LEAD: BOJ lowers assessment for 3 out of 9 regional economies.
(EDS: UPDATED WITH RELEASE OF SAKURA REPORT, OTHER INFO)
The Bank of Japan lowered on Friday its assessments for three out of the nation's nine regional economies as effects of government incentives waned and overseas economies slowed, while some regions voiced increasing uncertainty about the outlook.
Prior to the release of a quarterly report on regional economies, Bank of Japan Governor Masaaki Shirakawa told a meeting of the central bank's branch managers that attention should be paid to downside risks to the Japanese economy as its pace of recovery slows amid the yen's strength and decelerating overseas economies.
''It has become more likely that the return of Japan's economy to a sustainable growth path with price stability will be delayed,'' Shirakawa said in remarks at the outset of the meeting.
In the Sakura Report, which is akin to the U.S. Federal Reserve's Beige Book, the central bank said the economies of Kanto-Koshinetsu, Tokai and Chugoku have reported that ''the pace of recovery or pickup had recently slowed'' since three months earlier.
It is the first time since April last year that economic assessment on regions was downgraded, according to a BOJ official.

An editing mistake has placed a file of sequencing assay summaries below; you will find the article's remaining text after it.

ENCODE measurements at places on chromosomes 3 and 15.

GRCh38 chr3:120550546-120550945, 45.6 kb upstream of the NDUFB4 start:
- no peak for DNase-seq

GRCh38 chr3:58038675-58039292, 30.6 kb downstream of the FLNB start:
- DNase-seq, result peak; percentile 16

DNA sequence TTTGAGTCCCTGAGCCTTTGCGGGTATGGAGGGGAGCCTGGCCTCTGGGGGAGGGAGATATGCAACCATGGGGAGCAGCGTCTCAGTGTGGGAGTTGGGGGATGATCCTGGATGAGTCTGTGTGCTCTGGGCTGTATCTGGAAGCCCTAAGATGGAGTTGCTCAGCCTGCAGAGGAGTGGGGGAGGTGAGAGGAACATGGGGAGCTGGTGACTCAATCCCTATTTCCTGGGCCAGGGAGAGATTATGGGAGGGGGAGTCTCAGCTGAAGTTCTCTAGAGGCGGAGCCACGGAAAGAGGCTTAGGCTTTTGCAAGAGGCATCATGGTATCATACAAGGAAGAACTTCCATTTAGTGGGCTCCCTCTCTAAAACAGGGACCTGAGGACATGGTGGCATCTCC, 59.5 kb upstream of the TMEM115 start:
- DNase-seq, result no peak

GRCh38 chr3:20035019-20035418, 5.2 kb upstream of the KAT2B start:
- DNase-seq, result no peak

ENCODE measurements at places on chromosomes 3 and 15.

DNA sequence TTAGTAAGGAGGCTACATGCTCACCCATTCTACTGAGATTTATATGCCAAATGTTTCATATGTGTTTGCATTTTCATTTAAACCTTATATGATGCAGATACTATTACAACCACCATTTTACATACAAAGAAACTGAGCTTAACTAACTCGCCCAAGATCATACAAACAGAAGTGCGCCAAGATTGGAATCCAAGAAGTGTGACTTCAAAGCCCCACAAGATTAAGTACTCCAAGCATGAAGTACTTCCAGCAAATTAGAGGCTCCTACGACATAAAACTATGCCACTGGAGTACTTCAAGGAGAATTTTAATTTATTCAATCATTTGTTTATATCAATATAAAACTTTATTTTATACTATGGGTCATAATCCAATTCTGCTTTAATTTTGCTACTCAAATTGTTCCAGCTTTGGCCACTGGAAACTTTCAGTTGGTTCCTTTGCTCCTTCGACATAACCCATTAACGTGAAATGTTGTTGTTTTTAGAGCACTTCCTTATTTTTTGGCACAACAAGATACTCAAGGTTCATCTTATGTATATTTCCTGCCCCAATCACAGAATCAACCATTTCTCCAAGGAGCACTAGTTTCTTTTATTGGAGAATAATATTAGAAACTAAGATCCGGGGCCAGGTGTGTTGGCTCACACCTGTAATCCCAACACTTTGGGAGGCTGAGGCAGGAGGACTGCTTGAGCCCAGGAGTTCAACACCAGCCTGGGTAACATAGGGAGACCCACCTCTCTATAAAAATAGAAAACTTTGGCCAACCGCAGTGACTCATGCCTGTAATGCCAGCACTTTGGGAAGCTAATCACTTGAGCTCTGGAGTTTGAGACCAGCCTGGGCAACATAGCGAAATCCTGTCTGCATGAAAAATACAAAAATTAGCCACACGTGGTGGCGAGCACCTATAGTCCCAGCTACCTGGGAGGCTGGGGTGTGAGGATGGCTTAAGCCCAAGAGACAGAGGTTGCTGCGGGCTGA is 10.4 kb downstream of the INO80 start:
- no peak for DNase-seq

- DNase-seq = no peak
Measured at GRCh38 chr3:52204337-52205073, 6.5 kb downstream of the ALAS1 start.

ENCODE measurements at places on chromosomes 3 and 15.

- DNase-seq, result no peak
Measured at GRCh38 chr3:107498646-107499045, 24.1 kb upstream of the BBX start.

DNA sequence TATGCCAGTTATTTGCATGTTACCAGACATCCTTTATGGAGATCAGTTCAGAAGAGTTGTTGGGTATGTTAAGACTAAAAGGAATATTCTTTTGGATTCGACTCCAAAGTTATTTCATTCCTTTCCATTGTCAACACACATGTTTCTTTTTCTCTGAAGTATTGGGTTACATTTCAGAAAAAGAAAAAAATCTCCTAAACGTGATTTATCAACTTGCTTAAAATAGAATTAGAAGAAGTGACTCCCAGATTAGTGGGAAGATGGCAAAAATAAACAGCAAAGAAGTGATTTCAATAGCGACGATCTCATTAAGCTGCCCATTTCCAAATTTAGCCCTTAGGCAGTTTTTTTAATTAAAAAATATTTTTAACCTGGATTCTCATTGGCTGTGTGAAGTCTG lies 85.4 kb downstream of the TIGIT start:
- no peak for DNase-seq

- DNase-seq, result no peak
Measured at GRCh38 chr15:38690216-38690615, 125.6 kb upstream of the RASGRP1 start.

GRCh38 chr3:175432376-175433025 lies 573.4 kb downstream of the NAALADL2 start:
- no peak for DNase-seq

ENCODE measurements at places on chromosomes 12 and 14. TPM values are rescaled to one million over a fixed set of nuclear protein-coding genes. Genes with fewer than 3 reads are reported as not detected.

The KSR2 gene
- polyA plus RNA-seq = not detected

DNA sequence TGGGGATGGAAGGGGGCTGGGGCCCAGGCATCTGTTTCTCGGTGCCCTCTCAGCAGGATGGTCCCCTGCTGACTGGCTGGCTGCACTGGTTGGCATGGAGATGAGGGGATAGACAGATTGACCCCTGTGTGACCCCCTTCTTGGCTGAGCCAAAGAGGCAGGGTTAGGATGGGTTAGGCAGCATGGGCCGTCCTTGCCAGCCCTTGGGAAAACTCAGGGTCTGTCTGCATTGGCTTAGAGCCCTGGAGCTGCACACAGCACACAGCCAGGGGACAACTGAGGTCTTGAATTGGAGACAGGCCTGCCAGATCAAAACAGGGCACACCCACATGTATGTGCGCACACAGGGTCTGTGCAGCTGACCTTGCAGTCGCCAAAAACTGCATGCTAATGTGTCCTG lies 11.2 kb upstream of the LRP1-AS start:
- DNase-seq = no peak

The adverse impact of the termination of a government subsidy program for purchases of environmentally friendly cars in early September served as a key factor in the lowered assessments, the official added.
Tokai, where Toyota Motor Corp. is headquartered, said the economy ''has continued to pick up, but the pace of improvement seems to have recently slowed sharply.''
The BOJ, meanwhile, left unchanged its assessment for the remaining regions, namely Hokkaido, Tohoku, Hokuriku, Kinki, Shikoku and Kyushu-Okinawa.
As for the economic outlook, some regions referred to the ''heightened uncertainty'' amid the yen's rise and the slowdown in economies in the United States and such countries as China, the report showed.
The central bank holds a meeting with managers from its 32 branch offices every three months to take stock of the state of the regional economies in order to steer monetary policy.
In the previous report in July, the BOJ upgraded its economic assessment for eight of Japan's nine regions, with many seeing that capital investment and private consumption had stopped decreasing or started picking up amid brisk exports to emerging economies. It left unchanged its assessment for the remaining one region, which was Tokai.
But with the yen continuing to rise against the U.S. dollar, the BOJ eased its monetary grip further on Oct. 5 by effectively resuscitating its zero-interest-rate policy. It also decided to set up a program to buy long-term government bonds and other potentially risky assets to bolster liquidity.
The yen's strength adversely affects the earnings of Japanese exporters and is believed to be slowing the nation's export-driven economic recovery.
Referring to the BOJ's latest policy decision, Shirakawa told the branch managers, ''The bank will continue to carefully examine the outlook for economic activity and prices, and take policy actions in an appropriate manner as a central bank.''